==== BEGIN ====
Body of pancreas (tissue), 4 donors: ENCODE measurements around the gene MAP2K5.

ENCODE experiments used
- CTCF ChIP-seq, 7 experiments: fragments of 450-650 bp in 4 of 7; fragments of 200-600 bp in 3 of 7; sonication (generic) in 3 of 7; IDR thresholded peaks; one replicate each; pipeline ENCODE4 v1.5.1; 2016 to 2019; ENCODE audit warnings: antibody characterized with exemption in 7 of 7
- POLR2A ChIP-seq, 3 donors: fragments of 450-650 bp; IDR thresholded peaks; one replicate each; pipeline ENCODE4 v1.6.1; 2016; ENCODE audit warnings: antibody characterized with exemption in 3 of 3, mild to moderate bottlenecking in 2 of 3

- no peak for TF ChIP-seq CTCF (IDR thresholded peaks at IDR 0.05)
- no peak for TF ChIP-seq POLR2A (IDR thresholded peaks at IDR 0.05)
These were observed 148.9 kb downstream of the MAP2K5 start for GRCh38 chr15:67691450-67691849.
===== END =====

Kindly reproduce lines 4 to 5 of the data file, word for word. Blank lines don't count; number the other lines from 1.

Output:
- POLR2A ChIP-seq, 3 donors: fragments of 450-650 bp; IDR thresholded peaks; one replicate each; pipeline ENCODE4 v1.6.1; 2016; ENCODE audit warnings: antibody characterized with exemption in 3 of 3, mild to moderate bottlenecking in 2 of 3

- no peak for TF ChIP-seq CTCF (IDR thresholded peaks at IDR 0.05)